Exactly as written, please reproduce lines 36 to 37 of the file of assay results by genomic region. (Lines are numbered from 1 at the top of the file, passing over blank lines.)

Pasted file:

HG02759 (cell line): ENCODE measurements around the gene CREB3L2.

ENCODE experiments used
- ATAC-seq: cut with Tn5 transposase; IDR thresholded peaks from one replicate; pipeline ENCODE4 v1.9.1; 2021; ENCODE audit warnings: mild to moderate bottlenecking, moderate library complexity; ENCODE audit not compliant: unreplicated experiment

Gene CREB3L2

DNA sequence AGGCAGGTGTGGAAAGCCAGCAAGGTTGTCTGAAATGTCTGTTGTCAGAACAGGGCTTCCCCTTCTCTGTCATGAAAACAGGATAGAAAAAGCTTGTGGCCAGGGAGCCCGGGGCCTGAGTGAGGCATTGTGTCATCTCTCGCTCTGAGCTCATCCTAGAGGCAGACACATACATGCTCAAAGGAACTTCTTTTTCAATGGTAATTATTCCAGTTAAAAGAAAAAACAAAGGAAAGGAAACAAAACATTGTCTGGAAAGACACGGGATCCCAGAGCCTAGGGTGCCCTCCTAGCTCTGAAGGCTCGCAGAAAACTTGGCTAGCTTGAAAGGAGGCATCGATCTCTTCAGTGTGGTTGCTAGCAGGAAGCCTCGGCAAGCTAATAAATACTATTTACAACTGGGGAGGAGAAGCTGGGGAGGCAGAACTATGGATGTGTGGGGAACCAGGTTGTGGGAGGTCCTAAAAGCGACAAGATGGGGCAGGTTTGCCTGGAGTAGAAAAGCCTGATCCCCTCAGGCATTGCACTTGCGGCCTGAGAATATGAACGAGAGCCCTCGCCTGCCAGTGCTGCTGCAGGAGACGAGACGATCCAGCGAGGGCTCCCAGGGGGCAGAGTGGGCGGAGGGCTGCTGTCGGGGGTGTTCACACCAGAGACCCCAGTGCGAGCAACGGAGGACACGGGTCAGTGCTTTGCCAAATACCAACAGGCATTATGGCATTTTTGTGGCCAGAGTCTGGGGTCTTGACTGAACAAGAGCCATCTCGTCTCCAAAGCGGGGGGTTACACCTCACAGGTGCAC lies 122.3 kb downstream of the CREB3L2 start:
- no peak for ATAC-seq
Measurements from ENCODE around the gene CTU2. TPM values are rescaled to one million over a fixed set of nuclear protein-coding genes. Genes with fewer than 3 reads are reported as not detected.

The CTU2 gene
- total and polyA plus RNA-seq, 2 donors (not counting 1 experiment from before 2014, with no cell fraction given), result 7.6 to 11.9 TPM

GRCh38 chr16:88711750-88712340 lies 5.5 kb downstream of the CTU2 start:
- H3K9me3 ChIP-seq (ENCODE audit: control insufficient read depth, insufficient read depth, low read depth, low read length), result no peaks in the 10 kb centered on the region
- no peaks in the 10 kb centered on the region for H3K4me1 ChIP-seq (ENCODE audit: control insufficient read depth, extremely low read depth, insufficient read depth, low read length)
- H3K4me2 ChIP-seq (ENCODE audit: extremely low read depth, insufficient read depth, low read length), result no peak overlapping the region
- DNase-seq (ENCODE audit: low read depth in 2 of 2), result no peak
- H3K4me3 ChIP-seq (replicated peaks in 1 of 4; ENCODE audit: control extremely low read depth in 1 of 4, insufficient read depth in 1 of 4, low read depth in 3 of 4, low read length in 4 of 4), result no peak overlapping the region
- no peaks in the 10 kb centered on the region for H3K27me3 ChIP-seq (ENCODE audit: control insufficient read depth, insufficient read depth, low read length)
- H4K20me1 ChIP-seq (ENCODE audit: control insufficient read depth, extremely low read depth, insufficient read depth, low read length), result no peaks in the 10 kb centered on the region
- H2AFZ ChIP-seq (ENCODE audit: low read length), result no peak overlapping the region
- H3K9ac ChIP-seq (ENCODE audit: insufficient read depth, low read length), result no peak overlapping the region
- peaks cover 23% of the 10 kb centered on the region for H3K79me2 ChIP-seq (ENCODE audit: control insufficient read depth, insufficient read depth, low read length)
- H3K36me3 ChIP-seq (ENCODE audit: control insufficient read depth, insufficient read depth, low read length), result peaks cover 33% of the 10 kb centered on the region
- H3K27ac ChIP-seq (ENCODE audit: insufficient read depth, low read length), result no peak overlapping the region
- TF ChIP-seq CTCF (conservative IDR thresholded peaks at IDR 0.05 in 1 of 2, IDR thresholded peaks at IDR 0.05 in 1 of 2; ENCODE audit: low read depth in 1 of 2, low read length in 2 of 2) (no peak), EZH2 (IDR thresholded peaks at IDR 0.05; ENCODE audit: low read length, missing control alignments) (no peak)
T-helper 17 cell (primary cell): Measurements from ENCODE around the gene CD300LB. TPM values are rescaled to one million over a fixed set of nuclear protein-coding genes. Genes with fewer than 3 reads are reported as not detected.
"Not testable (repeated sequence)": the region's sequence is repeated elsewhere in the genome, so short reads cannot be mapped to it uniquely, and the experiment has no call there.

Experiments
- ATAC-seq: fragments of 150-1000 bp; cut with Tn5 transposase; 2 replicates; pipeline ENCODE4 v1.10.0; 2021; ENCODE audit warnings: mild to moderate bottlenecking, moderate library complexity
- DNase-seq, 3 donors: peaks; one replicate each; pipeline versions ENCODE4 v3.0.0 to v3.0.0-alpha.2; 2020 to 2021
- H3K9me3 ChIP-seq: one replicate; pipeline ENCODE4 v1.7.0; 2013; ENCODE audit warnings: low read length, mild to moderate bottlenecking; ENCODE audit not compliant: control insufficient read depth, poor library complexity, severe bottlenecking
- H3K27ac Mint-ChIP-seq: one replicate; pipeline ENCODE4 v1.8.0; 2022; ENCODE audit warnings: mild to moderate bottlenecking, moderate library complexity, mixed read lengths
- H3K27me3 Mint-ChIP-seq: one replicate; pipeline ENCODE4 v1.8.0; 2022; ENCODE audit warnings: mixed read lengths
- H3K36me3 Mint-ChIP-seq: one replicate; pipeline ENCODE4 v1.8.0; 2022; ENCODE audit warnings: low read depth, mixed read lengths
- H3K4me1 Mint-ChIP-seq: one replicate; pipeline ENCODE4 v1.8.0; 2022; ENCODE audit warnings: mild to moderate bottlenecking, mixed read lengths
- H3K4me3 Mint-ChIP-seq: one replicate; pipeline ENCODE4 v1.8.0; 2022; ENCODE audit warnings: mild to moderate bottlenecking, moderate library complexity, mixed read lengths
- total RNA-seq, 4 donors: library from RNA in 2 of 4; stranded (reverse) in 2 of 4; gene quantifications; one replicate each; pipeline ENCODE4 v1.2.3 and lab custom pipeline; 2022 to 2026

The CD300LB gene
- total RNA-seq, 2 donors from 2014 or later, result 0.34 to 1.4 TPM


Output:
The CD300LB gene
- total RNA-seq, 2 donors from 2014 or later, result 0.34 to 1.4 TPM